Hornet repellents aren’t something that you hear often about and that’s because they aren’t really a thing. Standard bug repellents can work on hornets, however, so they are worth a mention. Whether for window screen treatments to keep the hornets from attempting to enter your home, as standard table bug repellents to keep the hornets away from your garden or patio table or as body repellents to keep them away from you while you’re outside, bug repellents can have some effects on hornets as well.

Commercial bug repellents

Standard DEET, SS220, Picaridin, or Dimethyl carbate repellents have been shown to have an effect on some hornet species. They aren’t as effective against hornets as they are against other insects, but they are better than nothing. Benzaldehyde-based repellents are good against bees and can also have an effect on hornets. Repellent screening is also done on a larger scale when hornets and wasps need to be kept away from beehives, as this research points out.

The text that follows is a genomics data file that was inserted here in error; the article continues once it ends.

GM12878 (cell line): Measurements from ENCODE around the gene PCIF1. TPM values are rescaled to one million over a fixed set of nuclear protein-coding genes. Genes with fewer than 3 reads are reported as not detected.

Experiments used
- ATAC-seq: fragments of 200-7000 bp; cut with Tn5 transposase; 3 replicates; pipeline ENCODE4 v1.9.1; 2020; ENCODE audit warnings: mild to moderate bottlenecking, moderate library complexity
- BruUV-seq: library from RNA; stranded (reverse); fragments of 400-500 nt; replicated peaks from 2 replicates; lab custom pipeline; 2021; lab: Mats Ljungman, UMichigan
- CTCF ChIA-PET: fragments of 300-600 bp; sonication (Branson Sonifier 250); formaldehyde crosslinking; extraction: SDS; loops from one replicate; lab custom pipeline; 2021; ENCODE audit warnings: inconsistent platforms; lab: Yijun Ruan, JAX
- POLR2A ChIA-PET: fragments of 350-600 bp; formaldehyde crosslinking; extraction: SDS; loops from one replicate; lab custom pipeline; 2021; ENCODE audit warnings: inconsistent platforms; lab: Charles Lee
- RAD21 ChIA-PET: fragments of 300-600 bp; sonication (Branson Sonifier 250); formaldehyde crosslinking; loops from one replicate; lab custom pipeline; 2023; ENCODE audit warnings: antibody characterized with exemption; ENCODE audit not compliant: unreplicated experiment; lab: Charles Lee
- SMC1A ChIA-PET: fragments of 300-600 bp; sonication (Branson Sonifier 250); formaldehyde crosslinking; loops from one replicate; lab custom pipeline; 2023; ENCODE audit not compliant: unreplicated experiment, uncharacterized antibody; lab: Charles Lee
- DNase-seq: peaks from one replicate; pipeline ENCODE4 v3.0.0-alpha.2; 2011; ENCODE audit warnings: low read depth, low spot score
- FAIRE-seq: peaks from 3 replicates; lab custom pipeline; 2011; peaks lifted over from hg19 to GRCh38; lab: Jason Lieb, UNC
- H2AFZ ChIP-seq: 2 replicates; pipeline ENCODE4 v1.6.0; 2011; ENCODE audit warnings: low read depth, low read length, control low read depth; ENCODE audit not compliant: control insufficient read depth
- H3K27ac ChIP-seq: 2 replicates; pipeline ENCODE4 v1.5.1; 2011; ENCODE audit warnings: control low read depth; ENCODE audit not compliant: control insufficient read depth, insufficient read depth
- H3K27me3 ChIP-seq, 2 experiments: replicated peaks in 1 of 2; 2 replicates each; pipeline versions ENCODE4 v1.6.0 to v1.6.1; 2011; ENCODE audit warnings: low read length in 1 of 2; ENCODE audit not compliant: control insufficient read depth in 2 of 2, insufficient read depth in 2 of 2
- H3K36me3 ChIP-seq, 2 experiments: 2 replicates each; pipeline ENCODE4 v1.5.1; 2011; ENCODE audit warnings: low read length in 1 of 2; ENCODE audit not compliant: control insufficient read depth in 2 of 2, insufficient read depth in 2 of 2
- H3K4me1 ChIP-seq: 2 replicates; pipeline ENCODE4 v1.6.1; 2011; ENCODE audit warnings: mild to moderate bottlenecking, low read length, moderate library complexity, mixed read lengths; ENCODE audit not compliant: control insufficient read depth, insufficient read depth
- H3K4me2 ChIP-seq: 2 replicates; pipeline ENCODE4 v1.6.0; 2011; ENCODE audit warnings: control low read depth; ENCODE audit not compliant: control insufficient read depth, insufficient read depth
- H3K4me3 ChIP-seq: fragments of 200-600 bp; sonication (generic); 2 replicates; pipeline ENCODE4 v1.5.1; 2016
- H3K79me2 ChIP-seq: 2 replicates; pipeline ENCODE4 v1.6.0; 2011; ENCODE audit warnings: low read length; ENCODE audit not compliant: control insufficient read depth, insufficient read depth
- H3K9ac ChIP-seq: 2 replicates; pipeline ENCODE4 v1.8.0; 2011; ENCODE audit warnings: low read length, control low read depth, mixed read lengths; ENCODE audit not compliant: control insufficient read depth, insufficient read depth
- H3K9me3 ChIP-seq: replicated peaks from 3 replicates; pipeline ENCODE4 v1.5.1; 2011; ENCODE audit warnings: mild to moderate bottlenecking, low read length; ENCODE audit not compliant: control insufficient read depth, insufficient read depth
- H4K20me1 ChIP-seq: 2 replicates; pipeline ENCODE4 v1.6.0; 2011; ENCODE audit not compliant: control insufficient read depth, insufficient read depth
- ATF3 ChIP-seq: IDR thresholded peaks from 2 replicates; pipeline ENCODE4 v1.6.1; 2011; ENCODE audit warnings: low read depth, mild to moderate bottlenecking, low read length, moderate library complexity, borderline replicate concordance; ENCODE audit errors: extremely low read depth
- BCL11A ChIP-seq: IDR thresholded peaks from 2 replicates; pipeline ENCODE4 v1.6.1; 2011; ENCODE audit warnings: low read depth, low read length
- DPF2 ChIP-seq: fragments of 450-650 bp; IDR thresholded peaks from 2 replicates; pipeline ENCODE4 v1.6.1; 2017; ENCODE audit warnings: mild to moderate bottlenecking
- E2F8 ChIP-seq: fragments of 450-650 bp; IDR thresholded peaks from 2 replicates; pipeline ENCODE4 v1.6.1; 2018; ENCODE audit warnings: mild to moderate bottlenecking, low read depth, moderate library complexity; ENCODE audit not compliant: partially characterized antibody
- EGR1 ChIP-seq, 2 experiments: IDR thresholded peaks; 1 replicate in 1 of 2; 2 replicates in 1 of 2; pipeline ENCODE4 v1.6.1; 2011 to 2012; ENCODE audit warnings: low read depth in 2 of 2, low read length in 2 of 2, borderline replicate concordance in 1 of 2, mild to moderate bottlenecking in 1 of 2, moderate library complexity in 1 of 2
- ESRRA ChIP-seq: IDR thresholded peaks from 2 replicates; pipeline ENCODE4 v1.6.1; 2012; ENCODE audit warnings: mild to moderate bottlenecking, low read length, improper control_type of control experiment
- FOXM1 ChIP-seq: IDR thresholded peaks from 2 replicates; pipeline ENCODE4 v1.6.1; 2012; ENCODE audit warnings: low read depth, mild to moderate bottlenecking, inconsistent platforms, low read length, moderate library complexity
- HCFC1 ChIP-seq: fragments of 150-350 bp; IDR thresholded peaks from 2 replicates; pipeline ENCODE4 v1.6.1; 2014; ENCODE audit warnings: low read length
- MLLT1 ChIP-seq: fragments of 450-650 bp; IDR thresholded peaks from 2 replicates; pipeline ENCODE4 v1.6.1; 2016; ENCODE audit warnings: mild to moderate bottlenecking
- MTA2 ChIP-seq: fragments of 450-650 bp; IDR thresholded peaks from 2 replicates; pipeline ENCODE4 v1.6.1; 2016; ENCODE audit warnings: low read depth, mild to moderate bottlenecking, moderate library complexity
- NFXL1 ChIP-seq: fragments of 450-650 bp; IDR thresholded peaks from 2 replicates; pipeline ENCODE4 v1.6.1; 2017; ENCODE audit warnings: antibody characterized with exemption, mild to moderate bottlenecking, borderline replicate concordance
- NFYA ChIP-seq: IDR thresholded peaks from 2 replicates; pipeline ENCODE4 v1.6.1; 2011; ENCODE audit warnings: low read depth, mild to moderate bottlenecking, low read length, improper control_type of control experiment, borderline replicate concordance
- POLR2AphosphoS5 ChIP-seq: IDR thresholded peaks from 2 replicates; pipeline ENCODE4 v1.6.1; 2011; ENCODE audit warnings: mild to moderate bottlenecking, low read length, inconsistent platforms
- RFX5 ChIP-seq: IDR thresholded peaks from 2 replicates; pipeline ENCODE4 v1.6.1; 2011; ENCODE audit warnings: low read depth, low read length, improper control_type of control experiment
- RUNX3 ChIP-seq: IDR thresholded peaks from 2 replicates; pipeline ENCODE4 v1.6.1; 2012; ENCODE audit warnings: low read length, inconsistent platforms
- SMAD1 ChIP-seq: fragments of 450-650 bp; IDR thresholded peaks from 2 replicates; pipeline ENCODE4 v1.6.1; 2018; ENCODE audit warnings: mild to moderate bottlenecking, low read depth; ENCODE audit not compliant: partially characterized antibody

Natural or homemade bug repellents

Natural hornet repellents are much less effective than commercial ones as they are generally weaker. Essential oils such as citronella, lavender, pennyroyal, and some others can have an effect on hornets but they aren’t as powerful as SS200, Picaridin or DEET, and they last less. Still, they are worth using if they are all you have at your disposal.

Physical protection against hornet stings

Last but not least, let’s quickly cover some of the main protection products you should be using when dealing with hornets. We mentioned several times that you need to wear protection when combating hornets and their nests, but what is it?